Trends of global energy | Daily News

Trends of global energy

Economics starts by saying that the resources possess scarcity and this leads to the solution of managing those resources in an efficient manner, so that it will be benefitted to any single entity in the society. This particular statement accounts partly for global energy because energy can be regarded as a resource for any country.

However energy resources are unevenly distributed and if all countries were to make do with their own resources, there would be even more energy poverty in the world than there is now.

Access to energy is a unique factor in the modern world where the energy demand keeps flying day-by-day. The conventional energy demand which found few decades back has ripped its way for current demand hikes and this has a lot of influence on globalization. According to the well-known index of globalization-KOF (Sri Lanka 51.81 in 2017), it is a process that removes national borders and integrates into economies, policies, and technologies which influence in energy demand and supply.

The world economy is expected to be almost double over the next 20 years, with growth averaging 3.4% per annum. The boom in Asian markets and production growth in many countries has paved its way for high energy demand. Much of the expected growth in the global economy is driven by emerging economies like China and India where they accounts for around half of the increase.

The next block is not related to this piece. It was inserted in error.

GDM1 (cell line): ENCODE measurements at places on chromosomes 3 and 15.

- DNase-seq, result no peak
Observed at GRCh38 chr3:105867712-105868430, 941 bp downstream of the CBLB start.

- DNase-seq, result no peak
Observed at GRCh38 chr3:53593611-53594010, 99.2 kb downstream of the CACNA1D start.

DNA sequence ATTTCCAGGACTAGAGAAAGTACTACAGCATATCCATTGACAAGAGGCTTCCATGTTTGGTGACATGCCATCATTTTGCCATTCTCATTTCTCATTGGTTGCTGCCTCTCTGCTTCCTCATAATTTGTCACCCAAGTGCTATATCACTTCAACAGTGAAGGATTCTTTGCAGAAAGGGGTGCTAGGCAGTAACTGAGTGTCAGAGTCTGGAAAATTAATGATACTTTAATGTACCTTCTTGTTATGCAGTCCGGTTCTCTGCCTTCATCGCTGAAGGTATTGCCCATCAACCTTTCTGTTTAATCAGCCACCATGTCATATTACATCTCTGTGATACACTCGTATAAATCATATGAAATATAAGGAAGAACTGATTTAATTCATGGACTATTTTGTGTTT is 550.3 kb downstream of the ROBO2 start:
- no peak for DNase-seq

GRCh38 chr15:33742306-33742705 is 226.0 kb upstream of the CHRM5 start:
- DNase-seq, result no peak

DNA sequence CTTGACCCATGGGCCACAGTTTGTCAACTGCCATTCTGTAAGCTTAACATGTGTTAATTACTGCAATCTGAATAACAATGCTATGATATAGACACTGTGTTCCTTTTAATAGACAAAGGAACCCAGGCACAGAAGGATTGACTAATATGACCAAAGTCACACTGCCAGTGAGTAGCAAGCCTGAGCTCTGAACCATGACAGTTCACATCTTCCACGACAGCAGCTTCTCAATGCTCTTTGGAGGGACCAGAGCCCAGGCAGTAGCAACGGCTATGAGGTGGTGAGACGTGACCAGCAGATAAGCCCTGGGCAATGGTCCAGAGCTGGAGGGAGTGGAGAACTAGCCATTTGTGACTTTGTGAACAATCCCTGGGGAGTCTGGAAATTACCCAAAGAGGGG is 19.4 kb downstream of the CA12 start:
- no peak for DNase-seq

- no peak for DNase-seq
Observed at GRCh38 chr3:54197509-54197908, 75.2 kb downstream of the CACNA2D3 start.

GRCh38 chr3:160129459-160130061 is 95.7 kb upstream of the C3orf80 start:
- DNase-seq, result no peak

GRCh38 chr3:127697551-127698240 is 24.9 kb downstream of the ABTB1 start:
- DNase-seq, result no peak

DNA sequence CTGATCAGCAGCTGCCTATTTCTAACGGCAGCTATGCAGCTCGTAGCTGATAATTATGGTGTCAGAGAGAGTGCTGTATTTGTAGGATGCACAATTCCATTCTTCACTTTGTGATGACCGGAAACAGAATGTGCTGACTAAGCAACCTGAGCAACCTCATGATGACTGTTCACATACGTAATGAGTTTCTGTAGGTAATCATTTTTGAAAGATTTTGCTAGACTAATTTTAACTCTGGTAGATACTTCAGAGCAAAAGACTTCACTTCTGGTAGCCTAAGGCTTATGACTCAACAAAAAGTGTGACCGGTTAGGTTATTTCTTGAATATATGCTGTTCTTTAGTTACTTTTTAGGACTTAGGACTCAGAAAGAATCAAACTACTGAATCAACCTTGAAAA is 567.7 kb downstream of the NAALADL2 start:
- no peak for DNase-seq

Future energy demand

On the other hand the world’s population is projected to increase by around 1.5 billion people to reach nearly 8.8 billion people by 2035. The projected gains in productivity leads to increasing global prosperity, with more than 2 billion people lifted from low income which contributes in more demand.

In this light any country is compelled to plan in meeting their future energy demand. In that sense two major areas are to look for. This includes the ways adopted for optimum management of existing energy resources and exploiting and investing new sources of energies. The immerging technological world trends that relate to energy to be considered in tracking new means and their suitability along with the impacts they create. For example the risk incorporated in nuclear power plants and the emissions of coal power plants has more effect than cutting down of production cost.

When speaking of oil as an energy resource an oligopoly market structure could be seen in the global scenario where the access retains in the hands of a few and the prices are determined by a collective cartel.

A formal agreement to collusion is called a cartel. Countries with access to their own oil reserves acts together to maximize their profits by restricting output collectively. Each firm then receives their respective shares of profits based on their share of the market. The Organization of the Petroleum Exporting Countries (OPEC) is a permanent, intergovernmental Organisation which can be listed as an ideal example. In this regard economies of other countries are influenced by the determined price and output by OPEC.